Life in the agricultural hamlet of Keflan was alternately maddening and sublime. On the one hand it was hot, buggy, and isolated. Exercise was a challenge bordering on impossible, and occupying the times between classes became the bane of my existence. On the other hand, my classmates were Indian cops and mountain guides with some great stories to tell. Along with the basics of triage and patient assessment, I learned enough Hindi to be mildly endearing, and I loved to mangle my way through basic phrases while the boys spoke effortless English in response.

As the days ticked by I discovered the art of the bucket shower and the comfort of morning chai. It was awesome to learn some new medical skills, and with my journal, the odd tent core workout and an occasional barefoot bouldering session on the classroom walls, the empty times began to fill themselves as well. Why am I here? To bond with some Cops over our mutually crappy climbing skills and learn that if someone offers you “tandi chai” (cold tea) they really mean alcohol.

“India time” was a phrase I heard a lot, and I think it refers to the gelatinous pace at which most things seem to happen over there. As a fairly structured person who comes from a fairly structured place, it was hard to accept that almost nothing was going to happen at the time it was supposed to happen. India time or no, the day finally came to head for the hills.

After so much downtime it felt heavenly to swing back into motion. At one point I found myself relishing the weight of my pack- it wasn’t huge, true, but what kind of weirdo actually admits to enjoying their pack? We put a fair bit of elevation below us in the first day, and I would have loved every second if I hadn’t been in the throes of some pretty nasty GI distress.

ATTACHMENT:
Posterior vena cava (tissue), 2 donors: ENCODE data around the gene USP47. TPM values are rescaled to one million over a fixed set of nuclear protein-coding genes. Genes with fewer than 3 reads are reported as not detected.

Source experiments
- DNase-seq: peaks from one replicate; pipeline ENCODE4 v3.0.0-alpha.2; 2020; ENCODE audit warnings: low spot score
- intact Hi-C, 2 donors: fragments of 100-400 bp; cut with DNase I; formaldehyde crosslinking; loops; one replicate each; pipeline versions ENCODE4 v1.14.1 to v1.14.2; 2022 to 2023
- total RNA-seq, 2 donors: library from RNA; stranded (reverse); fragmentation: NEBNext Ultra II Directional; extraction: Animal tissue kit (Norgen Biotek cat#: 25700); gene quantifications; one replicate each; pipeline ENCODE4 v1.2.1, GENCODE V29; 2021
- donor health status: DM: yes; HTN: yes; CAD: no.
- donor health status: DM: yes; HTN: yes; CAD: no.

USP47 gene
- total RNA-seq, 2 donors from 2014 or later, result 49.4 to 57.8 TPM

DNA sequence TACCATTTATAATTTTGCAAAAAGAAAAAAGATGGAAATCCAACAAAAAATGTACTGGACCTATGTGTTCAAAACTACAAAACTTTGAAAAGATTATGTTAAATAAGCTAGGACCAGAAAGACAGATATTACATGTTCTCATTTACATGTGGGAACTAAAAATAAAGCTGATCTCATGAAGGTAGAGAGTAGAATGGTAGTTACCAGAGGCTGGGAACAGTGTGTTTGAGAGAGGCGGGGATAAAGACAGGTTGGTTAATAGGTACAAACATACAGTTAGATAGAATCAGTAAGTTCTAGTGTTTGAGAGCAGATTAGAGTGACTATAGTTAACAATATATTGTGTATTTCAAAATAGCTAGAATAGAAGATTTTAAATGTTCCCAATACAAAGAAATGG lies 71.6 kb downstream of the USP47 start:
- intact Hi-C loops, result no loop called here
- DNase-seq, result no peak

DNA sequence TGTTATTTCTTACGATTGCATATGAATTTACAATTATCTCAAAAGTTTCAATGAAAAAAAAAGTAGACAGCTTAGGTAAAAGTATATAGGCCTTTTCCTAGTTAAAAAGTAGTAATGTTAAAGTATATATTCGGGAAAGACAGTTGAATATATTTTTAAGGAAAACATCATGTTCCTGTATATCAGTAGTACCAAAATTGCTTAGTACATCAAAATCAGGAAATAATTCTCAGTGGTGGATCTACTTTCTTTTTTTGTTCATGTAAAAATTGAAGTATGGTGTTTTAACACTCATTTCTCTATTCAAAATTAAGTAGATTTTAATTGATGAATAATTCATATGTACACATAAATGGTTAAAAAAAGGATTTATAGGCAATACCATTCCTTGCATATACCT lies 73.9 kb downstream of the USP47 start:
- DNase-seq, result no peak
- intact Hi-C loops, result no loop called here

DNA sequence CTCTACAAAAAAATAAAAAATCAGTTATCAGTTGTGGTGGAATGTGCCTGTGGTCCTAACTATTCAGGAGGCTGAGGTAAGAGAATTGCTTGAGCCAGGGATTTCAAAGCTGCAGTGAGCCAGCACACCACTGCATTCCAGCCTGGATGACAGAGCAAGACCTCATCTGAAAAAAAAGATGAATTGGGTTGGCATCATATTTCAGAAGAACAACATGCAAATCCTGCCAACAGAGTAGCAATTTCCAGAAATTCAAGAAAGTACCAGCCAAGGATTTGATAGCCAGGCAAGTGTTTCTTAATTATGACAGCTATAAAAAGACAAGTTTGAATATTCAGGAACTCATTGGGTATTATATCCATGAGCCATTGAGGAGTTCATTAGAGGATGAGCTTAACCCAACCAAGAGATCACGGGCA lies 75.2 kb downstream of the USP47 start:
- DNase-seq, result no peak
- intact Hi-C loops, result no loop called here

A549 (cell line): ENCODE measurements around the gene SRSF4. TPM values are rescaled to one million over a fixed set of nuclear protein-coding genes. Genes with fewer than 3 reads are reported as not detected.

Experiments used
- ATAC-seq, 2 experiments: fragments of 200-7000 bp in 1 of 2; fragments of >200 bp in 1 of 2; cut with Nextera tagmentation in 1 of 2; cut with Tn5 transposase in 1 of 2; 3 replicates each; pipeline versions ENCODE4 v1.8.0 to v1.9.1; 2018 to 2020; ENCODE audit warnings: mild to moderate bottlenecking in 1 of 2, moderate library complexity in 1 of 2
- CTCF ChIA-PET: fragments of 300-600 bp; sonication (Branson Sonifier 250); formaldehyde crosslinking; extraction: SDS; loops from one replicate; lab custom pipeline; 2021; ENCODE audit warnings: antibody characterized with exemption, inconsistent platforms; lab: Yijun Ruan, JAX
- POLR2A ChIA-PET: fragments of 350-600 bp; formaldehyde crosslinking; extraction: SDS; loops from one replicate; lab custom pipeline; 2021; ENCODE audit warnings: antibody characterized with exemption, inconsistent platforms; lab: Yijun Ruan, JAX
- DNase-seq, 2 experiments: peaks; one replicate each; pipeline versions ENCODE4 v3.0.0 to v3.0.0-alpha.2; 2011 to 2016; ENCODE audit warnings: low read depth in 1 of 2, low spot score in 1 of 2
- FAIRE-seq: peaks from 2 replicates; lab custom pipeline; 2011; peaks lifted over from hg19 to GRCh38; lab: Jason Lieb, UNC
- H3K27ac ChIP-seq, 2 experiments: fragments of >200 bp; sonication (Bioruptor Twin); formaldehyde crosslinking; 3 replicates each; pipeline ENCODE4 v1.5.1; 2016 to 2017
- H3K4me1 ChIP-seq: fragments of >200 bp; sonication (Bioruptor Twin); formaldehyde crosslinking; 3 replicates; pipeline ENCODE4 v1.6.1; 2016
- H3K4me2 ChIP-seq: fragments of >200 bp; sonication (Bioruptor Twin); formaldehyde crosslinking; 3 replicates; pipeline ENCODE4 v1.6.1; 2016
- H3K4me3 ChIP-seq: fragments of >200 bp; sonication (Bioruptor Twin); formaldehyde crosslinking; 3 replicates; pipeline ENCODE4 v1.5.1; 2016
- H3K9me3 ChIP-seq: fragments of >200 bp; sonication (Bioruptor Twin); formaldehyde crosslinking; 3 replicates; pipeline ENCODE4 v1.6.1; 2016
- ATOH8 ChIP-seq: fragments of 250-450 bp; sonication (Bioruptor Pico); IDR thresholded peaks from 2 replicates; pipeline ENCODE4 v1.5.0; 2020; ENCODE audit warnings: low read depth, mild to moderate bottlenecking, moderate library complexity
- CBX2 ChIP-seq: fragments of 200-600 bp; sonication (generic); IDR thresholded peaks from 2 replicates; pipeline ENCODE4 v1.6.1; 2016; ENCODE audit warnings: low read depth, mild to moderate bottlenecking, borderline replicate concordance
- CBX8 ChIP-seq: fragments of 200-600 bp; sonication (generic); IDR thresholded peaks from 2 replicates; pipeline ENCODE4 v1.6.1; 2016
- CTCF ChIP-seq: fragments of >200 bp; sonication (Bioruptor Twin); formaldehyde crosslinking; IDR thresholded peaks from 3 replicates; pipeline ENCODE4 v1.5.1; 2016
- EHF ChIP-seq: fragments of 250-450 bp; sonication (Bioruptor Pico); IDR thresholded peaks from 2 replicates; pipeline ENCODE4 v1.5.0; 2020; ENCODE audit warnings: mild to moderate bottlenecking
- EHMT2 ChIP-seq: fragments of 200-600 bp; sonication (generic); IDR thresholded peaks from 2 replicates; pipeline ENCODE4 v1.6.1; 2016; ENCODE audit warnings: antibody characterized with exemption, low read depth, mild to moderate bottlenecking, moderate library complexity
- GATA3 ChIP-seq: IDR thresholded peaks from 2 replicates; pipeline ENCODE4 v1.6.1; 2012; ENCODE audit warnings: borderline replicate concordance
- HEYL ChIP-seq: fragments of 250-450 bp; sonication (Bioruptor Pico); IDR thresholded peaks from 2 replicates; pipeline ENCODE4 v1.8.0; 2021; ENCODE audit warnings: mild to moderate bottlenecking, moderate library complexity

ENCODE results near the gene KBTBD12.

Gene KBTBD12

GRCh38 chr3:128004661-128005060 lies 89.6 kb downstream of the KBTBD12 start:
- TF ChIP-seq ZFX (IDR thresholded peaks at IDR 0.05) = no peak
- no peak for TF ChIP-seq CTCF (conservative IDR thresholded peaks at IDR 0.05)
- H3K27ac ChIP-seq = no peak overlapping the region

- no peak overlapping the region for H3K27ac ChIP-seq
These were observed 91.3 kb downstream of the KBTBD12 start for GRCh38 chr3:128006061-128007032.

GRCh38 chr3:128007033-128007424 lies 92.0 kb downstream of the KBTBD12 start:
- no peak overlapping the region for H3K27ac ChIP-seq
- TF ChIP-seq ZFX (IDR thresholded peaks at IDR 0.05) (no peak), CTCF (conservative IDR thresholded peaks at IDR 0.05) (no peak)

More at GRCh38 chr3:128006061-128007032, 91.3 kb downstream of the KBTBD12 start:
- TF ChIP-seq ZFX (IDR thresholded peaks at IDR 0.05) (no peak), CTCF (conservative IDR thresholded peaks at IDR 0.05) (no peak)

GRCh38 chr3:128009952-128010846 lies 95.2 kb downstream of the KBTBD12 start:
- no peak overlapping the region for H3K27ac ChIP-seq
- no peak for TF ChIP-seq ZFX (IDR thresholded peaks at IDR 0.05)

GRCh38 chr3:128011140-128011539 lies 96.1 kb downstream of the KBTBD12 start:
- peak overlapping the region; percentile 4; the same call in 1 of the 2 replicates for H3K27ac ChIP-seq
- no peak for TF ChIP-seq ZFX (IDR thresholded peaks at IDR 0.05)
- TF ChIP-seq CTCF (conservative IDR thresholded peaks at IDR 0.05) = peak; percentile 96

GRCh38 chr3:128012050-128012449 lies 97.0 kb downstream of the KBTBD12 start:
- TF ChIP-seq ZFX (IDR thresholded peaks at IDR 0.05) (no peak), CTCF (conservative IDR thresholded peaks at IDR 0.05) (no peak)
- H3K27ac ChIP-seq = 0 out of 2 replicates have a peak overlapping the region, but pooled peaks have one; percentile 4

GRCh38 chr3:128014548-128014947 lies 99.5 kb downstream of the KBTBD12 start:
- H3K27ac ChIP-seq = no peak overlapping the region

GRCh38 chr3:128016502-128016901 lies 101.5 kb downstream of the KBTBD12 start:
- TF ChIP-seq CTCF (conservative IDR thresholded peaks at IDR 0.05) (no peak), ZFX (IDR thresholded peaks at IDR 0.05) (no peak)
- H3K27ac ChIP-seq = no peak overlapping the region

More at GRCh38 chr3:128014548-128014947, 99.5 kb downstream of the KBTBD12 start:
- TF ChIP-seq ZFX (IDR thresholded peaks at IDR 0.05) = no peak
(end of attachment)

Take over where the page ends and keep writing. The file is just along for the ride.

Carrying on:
Unable to stomach any more spicy dhal, I ended up subsisting almost entirely on crackers and bhat for the next few days of practice scenarios and trekking. I’d decided already that I was not and never would get sick, but I kept waiting for hanger to strike. Somehow it never did- surely my gas light was on, but the closer I got to empty the better I seemed to feel. The only explanation I can think of is that I was finally, finally back where I belong. I’ve never been a city mouse.

As we approached 13,000 feet (the baby foothills of the Himalaya) I began to get excited for my first peek at truly big mountains. It was a perfectly climactic approach, with just the blue sky ahead until the very last step to the top. I craned my neck to get the best view, took that step and saw… a range similar to the Beartooths. They were pretty, of course, but I wasn’t as impressed as I’d hoped to be. I craned a little more as I walked, and sure enough, some whiter peaks appeared behind the first. Ok, I had to concede- these were some big mountains.

It was only after a juicebox and some crackers (my appetite had returned wearing the blue tutu of my kindergarten years) that I realized the clouds hanging over us weren’t clouds at all. Big was not the word for these hills- they were impossibly huge, like phantoms, sometimes merging with the sky, sometimes allowing us a glimpse of a serrac or knife ridge. I felt the warm earth under my palm and understood completely why these peaks are so often named for goddesses.

In awe, I asked the name of the one dominating our view, and learned she was called Bandarpunch. Monkey tail. Just a squirt at 20,000 feet.

Which is how I learned that mountain people are mountain people wherever they go. Give them a big, pretty peak and they’ll probably name it after a monkey’s butt.